Tuesday, June 15, 2010

For Dad

As Father’s Day approaches I’ve spent some time thinking about my dad lately, as I'm sure others have. He’s been gone for just over 25 years, but I have fond memories of the man.

I don’t remember when my dad first got sick. It seemed like he was in and out of the hospital, sometimes ICU, through much of my childhood, but maybe it wasn’t as often as it seemed. I recall my Aunt Deana Mae taking my sister and me to the hospital to see him once. We were too young to go to his room, so she ushered him into the hallway to blow kisses at us through the glass. I don’t know how long he had been in the hospital that time. Maybe a day? Maybe a week? Long enough for us to miss him. That brief encounter was a joy.

Dad retired when I was in second grade, so he was the one who packed my lunch—he regularly made fried egg sandwiches for me at my request even though he couldn’t understand why I liked them, knowing they would be cold by the time lunchtime came. He was the one who greeted us when we got home from school. He’d ask what we learned and more often than not we didn’t learn anything…at least to hear us tell it.

He never made it to any of my softball games, but he would faithfully ask before I left for each game, “How many home runs are you going to hit?” Then, he would request a report when I returned. Come to think of it, I don’t think he ever made it to a school function either, but he always asked about it. In fact, I only remember him coming to the school once and that was to pick me up when I had gotten sick in the 3rd grade. Somehow it felt like he was always there even if he wasn’t physically present. That’s remained true over the last 25 years.

When I was 21, I learned that the man I called Dad and who had died 6 years earlier was not biologically my father. This is something I had somehow suspected, so it shouldn’t have been particularly shocking, but having it confirmed still managed to rock my world at least for a time. That is, until I focused on what Dad was instead of what he was not. I don’t know what my biological father thought about my existence, but I know that Dad loved me. He was my supporter. He taught me right from wrong. He was there for me. He was a simple man. He was a great man. He was, is, and always will be my dad.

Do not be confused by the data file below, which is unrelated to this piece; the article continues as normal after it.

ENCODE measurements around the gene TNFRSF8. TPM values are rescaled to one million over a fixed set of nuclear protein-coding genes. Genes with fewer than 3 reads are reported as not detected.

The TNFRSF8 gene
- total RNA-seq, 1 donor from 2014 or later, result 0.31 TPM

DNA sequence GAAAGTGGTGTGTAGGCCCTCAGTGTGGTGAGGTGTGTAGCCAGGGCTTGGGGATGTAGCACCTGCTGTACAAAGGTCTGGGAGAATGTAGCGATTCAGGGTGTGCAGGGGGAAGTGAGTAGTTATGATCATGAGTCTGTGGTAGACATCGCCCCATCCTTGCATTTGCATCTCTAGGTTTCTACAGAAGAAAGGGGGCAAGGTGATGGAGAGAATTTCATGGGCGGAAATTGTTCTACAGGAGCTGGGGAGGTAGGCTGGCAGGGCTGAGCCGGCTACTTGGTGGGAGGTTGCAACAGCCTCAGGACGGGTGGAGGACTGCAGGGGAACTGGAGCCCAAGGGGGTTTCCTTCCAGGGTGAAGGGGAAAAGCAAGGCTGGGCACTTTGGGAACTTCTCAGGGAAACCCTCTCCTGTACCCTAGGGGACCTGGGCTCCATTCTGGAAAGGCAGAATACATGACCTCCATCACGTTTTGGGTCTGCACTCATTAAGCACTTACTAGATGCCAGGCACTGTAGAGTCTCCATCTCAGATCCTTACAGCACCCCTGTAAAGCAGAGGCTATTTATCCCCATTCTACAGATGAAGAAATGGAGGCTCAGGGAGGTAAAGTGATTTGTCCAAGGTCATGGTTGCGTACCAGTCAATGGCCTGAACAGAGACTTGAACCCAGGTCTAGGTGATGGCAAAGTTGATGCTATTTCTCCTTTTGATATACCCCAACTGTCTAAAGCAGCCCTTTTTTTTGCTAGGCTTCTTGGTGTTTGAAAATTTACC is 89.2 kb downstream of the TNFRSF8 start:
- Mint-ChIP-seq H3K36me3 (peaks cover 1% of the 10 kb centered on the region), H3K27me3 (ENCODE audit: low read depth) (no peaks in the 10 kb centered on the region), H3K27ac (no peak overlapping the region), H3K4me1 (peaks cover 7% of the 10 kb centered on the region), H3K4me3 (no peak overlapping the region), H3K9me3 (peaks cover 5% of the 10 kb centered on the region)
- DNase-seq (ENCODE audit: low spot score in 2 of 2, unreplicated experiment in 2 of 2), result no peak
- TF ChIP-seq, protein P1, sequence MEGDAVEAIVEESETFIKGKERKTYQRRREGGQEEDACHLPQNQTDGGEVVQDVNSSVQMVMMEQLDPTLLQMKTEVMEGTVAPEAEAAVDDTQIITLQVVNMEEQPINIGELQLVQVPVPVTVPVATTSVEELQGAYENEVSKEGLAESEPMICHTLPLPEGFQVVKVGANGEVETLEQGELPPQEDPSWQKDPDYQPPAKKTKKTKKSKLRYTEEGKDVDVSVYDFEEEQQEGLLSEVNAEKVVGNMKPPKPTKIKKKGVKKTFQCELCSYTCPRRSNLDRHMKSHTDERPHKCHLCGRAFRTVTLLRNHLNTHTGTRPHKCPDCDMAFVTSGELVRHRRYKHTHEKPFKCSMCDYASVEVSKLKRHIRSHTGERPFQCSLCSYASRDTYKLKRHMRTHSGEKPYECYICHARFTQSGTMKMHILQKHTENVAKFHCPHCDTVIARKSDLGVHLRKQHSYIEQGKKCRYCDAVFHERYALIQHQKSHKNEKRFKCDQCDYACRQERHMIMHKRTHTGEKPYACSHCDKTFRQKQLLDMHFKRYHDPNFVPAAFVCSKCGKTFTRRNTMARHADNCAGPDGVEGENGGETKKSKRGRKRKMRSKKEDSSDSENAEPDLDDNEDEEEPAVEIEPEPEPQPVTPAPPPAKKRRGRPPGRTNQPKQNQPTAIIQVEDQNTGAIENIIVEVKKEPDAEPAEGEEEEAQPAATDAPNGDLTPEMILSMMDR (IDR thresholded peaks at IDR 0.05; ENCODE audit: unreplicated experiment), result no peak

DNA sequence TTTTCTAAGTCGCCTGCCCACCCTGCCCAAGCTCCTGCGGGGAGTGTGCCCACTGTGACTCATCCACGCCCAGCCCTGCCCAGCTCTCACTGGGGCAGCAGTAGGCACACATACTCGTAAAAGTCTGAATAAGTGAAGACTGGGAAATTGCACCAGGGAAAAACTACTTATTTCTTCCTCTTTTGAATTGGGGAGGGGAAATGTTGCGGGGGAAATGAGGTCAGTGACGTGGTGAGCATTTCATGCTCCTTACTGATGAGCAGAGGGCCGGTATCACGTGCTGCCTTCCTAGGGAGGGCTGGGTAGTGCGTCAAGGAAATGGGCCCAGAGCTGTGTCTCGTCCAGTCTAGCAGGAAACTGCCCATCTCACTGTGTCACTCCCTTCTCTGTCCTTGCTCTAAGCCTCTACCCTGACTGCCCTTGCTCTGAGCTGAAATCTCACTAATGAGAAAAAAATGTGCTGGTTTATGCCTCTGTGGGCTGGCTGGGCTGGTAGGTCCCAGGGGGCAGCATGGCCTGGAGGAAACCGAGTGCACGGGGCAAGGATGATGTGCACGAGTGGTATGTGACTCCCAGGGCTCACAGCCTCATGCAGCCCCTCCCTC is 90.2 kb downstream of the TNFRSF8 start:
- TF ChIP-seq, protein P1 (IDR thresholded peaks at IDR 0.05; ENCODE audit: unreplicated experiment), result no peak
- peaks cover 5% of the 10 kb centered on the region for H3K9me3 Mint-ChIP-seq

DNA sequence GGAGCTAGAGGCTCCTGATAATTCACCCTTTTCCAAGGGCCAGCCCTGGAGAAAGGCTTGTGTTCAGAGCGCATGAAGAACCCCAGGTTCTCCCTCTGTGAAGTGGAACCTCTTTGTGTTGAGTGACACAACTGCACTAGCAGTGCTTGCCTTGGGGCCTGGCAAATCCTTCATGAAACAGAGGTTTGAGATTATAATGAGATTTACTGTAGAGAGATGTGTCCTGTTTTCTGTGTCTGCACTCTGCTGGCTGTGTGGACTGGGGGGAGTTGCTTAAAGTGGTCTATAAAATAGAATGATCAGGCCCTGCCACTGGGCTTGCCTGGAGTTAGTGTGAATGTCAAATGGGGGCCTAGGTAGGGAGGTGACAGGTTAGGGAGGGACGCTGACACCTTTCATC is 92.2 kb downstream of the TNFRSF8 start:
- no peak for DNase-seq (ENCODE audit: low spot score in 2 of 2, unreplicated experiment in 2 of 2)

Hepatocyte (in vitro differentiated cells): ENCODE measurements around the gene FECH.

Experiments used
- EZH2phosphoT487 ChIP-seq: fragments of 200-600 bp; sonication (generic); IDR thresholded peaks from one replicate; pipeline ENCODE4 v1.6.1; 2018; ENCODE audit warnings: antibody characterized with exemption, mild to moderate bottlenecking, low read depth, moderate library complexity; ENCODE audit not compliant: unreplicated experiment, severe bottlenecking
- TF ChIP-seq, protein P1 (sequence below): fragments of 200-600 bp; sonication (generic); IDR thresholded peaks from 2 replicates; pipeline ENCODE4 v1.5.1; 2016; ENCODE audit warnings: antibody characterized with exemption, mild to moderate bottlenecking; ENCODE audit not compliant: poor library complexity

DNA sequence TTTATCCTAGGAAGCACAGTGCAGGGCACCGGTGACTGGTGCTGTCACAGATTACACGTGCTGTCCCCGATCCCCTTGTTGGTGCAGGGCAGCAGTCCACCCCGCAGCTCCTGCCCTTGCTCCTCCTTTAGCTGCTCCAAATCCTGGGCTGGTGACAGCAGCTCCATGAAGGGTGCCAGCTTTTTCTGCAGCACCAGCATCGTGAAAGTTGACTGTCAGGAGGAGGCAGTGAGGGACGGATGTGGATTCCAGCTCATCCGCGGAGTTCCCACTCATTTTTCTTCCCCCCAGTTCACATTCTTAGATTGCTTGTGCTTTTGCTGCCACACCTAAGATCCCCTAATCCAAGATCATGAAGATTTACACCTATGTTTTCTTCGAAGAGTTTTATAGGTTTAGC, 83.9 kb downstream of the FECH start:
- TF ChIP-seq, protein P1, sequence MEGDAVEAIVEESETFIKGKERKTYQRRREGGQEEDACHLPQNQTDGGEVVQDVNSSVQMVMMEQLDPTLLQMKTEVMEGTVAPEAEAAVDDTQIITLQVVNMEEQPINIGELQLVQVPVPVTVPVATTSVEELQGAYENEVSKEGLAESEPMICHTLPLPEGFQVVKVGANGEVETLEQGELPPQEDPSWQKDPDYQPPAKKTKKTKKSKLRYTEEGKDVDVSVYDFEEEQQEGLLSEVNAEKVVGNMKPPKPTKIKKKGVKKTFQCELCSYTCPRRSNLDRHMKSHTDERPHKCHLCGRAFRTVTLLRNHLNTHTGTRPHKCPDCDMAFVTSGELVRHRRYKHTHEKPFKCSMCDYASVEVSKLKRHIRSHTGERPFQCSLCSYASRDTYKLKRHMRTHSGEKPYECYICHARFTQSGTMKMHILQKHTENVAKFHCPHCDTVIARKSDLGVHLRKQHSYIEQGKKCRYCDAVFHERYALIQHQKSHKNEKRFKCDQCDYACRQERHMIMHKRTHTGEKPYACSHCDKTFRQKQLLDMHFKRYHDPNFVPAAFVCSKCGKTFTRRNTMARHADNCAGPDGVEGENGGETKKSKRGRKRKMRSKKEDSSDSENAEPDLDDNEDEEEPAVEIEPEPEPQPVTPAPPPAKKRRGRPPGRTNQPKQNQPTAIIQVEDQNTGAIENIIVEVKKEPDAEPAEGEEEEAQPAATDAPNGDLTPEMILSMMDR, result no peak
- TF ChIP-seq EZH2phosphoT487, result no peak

Thank you, Dad for all that you did for me.

A Moment to Remember

Below is something I wrote as a weekly devotional around Mother's Day and it is what prompted my brother to suggest that I should start writing a blog.

It was May of 2001. I couldn’t decide what to get Mom that year. I’d been browsing the store for about an hour when I looked up and saw the sign: “Make this a Mother’s Day she’ll always remember.”

“That’d be a trick,” I thought.

I don’t recall what the sign was trying to sell me, but it didn’t matter. Mom had Alzheimer’s and I could have given her a tiara atop a ham sandwich and she wouldn’t remember it the next day—maybe not even later that same day—never mind forever. I walked out of the store empty-handed.

On the way back to Mom’s house, I turned on the radio to listen to Jack Buck tell me how my Cardinals were faring that day. As I listened, I reminisced about being in the car with Mom some 16 years earlier when during Game 5 of the 1985 National League Championship Series, Ozzie Smith homered to win it in the 9th inning and Jack instructed us to “Go crazy, folks!” We did. Baseball was one thing my mother and I had in common.

That’s when it occurred to me: I may not be able to give Mom a day she’d always remember, but I could give her a day she would enjoy. I could give her a moment. She and I had never been to a Cardinals game together.

On Mother’s Day I loaded up Mom and Dane and we made the two-hour trek to Busch Stadium. Mom must have asked at least 15 times on the way there, “Now, where are we going?” And at least 14 times on the way there, I questioned my own sanity for coming up with this idea.

It turned out to be a little logistically challenging to maneuver Dane through all the secret wheelchair passageways as the guard escorted us and all the while trying to keep Mom from wandering away. But, we eventually made our way to our seats.

I don’t remember all the details of the game. I remember that the Cardinals won. I remember that each time J.D. Drew came to the plate and the fans yelled, “Drrreeeeeeeewwwww,” Mom would ask, “Why are they booing that poor boy?” I remember Mom singing “Take Me Out to the Ballgame” along with the crowd. I remember her smiling. I remember thinking, “this is a Mother’s Day I’ll always remember.”

A few months later, we went back to Busch Stadium for Mom’s birthday. Many times on the way there, Mom asked, “Now, where are we going?” Each time I replied as though it was the first time she asked, “We’re going to a Cardinals game, Mom.” To which she usually responded with a simple, “oh.” Except once when she asked, “Didn’t we do this not too long ago?”

So, while Mother’s Day 2001 wasn’t “a day she’d always remember,” some little piece of it stayed in her memory far longer than I thought it would.

Thank you, God, for life’s moments—moments shared with family, friends, or strangers and moments experienced in solitude. Help open our eyes to these moments as they occur so we might appreciate their simplicity and joy amidst the chaos of a complicated world. Amen.